Once the call was made, this was a machine that was only headed in one direction. There’s no stopping it, short of compliance.

      1. They get all the same training as MDs.

        1. No. They get the same classes, theoretically. The training isn’t even close.

          A quick google turns up this post about the differences between ND and MD education.

          More importantly, they are trained in nonsense. You can’t really handwave that part away, since it is the central core of what makes a naturopath a naturopath.

          (the author goes on some ad-hominem attacks about the quality of the applicants, which are not completely irrelevant… but really they are mostly irrelevant. If the students were all 150+ IQ folks it wouldn’t make naturopathy any more valid. )

          1. As I said in my post above, the fact is that SOME aspects of hippie doctor stuff are actually better than the TYPICAL way modern MDs treat things. IMO going to an MD/ND is the way to fly, because that type of training SHOULD be what all MDs get. The typical MD training nowadays teaches them virtually nothing about nutrition… FUCKING NUTRITION, which is 100% the most important factor for a persons life! It’s insane.

            I HATE hippies… But those Birkenstock wearing fags aren’t wrong about everything.

        2. Please stop spewing this bullshit.

        3. Troll AF. This is literally like saying the guys doing crossfit 1-2 times a week have the physical fitness of a marine that did boot camp and has been deployed twice, recently. Not even close.

      2. “There’s no stopping it, short of compliance, aka prostrated submission, or a menacing wall of resistance.” FTFY Obviously, these parents did not take the “It takes a village” meme to heart. Must have thought it was just a suggestion.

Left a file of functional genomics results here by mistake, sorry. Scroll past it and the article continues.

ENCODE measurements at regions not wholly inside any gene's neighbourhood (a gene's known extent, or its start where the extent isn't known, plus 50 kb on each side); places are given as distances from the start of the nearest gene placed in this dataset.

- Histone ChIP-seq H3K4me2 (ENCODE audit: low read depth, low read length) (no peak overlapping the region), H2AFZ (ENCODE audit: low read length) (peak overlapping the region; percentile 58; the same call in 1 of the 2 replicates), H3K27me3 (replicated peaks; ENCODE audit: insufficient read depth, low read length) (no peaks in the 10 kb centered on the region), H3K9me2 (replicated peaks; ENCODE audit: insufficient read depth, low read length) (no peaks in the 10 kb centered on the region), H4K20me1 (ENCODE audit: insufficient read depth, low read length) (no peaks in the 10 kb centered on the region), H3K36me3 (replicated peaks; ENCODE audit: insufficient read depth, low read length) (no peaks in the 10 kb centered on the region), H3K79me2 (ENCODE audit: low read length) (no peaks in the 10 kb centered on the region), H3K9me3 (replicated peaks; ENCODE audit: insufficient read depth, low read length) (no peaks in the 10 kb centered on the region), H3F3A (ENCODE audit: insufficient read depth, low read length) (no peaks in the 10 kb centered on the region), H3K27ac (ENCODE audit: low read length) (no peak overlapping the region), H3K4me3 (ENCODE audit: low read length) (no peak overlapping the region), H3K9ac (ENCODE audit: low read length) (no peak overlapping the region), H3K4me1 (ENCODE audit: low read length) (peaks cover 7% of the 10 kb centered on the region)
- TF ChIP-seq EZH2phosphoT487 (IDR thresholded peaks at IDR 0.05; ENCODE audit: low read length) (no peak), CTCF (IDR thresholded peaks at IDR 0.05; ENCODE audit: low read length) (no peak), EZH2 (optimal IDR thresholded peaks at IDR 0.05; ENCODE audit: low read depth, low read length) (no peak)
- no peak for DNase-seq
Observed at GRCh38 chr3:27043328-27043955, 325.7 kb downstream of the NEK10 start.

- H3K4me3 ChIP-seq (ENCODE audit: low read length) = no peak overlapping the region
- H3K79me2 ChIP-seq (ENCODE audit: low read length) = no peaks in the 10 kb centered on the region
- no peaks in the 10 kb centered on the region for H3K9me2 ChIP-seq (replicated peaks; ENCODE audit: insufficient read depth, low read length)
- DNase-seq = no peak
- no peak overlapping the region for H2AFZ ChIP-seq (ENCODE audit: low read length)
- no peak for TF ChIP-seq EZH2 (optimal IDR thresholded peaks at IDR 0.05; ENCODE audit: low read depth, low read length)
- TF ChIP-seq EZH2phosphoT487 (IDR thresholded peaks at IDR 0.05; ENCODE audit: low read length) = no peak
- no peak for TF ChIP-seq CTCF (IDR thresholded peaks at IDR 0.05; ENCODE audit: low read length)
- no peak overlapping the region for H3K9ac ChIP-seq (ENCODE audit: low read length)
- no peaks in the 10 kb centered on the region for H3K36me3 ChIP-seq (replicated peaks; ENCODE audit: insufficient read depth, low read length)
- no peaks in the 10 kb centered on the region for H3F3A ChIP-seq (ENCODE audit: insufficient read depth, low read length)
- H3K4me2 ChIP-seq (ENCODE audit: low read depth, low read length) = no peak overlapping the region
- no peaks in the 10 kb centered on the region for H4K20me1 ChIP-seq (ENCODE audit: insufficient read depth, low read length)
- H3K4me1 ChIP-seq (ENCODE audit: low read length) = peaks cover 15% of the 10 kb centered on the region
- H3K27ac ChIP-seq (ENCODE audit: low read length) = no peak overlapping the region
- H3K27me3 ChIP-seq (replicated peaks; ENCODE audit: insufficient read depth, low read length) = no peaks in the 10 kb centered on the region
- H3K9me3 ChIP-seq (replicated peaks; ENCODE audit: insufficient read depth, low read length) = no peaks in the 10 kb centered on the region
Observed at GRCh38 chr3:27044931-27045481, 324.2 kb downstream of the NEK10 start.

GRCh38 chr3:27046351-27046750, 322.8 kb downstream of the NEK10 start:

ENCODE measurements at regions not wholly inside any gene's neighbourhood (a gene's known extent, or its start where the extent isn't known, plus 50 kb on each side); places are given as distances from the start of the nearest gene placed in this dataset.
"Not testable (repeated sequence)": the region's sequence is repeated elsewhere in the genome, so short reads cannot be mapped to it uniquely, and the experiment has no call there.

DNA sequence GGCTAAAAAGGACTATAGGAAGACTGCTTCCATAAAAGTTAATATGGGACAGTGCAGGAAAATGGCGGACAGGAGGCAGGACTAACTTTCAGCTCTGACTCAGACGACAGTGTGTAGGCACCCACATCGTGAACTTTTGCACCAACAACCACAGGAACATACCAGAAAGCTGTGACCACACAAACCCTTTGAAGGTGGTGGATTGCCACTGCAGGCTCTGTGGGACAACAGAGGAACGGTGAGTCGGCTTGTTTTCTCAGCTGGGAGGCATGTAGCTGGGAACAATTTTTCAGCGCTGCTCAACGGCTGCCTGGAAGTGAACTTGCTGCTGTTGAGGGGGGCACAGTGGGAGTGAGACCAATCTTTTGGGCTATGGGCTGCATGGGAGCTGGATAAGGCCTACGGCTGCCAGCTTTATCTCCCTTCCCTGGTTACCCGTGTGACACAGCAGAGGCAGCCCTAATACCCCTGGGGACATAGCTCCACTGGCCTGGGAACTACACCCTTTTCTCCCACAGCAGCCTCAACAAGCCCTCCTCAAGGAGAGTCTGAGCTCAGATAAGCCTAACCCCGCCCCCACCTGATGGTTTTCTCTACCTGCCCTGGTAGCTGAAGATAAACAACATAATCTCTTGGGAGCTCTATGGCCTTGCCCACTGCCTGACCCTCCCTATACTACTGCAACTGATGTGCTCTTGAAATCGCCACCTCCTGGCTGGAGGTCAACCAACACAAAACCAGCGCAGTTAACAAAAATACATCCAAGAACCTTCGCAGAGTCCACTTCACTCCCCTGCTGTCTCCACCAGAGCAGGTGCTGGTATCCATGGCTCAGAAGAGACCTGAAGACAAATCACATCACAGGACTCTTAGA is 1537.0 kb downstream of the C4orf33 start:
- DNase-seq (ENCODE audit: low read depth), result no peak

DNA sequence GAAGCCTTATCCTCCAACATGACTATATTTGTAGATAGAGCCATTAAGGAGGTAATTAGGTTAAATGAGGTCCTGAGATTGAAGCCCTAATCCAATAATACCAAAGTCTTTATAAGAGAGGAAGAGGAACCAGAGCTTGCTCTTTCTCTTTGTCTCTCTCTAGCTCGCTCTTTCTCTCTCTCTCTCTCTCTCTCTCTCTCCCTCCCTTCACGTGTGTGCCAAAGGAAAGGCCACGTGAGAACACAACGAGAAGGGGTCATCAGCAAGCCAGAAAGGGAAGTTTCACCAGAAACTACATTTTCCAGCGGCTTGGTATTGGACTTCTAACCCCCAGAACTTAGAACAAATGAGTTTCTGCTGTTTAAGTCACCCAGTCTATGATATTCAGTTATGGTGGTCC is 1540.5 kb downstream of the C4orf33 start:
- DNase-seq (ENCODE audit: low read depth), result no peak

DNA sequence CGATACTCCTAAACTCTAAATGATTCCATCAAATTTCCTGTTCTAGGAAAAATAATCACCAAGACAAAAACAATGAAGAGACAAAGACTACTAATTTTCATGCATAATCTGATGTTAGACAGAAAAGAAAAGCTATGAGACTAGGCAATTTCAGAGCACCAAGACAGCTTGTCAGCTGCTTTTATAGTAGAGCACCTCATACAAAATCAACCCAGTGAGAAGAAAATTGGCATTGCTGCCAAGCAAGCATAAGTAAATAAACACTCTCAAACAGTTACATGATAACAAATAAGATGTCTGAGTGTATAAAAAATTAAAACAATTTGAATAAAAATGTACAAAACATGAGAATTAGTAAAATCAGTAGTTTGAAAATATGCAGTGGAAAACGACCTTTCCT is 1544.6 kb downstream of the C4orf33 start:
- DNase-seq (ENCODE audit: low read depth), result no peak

Get woke, parents. #stop-the-child-catchers
        Beware men with nets, driving horse drawn cages and offering sweets

    2. So a doctor can order cops just like a real live judge, and completely skip the trivial ‘get a warrant’ step?

      Nope on both accounts. Doctor did not order the cops to do anything, and the cops did get a warrant (that’s why there’s such a time gap between “tried to see the kid” and “entered the house”).

      And finally, it wasn’t SWAT, it was just the cops.

      Reason isn’t doing a very good job of giving the whole situation here.

  13. The father said he thought the case would be closed. He said he and his wife had positive interactions with DCS this week. “They acted like we’re going to get our kids back,” he said.

    Emphases added. What could possibly go wrong?

    1. Those statements should be evaluated in the context of other evidence of that man’s level of judgment and credibility.

    1. “ARIZONA IN THE NEWS!”

      Florida is happy for the distraction.

      1. IL quietly returns to filling graves and stuffing ballot boxes while everybody’s staring at AZ and FL.

  14. The laws need to be changed. The cops should have been shot dead as soon as they started breaking into this man’s house.

    1. At least charged with child endangerment…

  15. Cheer when cops are shot in the fucking faces

  16. Cheer when cops are shot in the fucking faces

  17. Wow. This is pathetic.

    RSV is a mild illness that generally does not generate many symptoms outside a short-lived spiked fever and is followed by a rash presenting on the torso, legs, and arms within 24 hours of the fever. The fever is gone by then.